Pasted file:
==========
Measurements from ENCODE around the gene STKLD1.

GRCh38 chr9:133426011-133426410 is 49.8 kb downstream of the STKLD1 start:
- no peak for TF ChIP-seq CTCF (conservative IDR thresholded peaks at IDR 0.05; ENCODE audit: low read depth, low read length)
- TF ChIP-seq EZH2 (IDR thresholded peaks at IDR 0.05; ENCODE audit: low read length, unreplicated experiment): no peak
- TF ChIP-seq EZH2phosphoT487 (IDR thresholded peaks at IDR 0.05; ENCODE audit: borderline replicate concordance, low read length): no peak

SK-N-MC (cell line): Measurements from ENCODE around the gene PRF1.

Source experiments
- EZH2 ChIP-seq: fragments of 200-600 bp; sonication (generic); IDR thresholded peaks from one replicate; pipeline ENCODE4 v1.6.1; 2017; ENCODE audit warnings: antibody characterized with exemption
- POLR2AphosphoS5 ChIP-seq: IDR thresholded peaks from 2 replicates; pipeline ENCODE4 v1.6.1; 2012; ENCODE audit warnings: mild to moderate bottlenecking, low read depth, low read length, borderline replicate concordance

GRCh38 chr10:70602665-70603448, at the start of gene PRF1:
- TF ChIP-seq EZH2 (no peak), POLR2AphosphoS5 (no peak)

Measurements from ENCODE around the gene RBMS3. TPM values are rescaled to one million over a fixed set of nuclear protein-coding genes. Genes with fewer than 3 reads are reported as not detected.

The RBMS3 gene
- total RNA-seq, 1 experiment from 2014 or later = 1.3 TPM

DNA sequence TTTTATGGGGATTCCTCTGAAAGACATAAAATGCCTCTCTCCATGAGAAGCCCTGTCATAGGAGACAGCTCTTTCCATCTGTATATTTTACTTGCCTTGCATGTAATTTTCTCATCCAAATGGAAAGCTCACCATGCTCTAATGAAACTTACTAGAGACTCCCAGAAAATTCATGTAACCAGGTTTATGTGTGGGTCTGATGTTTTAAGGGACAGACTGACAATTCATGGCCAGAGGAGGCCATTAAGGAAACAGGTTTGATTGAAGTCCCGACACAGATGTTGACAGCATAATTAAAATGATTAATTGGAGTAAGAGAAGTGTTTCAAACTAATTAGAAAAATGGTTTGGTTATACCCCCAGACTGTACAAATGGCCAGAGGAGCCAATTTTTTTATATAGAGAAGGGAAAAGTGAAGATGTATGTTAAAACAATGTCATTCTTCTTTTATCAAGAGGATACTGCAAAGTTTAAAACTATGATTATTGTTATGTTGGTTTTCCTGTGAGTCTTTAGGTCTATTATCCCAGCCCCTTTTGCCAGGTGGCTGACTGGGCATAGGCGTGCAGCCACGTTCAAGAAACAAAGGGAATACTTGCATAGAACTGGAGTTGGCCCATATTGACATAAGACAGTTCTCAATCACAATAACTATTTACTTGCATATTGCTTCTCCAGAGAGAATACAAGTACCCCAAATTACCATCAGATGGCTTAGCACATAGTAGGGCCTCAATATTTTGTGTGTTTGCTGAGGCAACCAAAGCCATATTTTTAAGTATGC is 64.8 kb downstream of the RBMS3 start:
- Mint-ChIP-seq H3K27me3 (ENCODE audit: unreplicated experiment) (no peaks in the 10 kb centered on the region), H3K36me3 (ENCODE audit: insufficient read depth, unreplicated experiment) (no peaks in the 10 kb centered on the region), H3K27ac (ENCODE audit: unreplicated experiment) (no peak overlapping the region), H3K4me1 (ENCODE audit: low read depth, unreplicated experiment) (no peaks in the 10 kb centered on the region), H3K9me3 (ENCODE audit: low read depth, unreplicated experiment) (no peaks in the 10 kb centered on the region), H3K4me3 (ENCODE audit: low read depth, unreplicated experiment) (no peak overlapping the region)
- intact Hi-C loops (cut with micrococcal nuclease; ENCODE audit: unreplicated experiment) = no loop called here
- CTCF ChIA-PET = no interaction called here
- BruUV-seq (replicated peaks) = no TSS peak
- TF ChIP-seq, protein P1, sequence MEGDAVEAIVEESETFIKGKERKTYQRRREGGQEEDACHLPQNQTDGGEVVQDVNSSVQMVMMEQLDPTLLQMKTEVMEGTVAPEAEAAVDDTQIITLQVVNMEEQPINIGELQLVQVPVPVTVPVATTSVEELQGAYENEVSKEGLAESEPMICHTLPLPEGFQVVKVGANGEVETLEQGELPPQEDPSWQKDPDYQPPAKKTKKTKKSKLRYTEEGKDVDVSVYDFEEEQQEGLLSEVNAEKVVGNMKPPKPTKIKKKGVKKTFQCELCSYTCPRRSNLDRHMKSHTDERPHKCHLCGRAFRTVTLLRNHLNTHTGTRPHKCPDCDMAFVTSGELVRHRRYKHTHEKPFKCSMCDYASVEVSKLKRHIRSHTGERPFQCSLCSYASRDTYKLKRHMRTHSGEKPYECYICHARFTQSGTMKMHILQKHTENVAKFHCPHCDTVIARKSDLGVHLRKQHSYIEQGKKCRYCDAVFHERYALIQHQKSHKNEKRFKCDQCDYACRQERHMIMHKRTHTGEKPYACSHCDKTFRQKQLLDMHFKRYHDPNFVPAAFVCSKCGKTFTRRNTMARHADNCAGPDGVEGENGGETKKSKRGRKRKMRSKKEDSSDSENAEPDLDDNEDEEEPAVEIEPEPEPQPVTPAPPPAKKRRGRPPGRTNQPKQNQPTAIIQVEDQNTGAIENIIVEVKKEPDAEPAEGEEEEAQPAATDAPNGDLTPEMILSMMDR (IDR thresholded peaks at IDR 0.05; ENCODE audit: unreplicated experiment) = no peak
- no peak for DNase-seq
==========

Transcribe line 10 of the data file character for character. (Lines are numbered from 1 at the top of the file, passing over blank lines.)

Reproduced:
GRCh38 chr10:70602665-70603448, at the start of gene PRF1: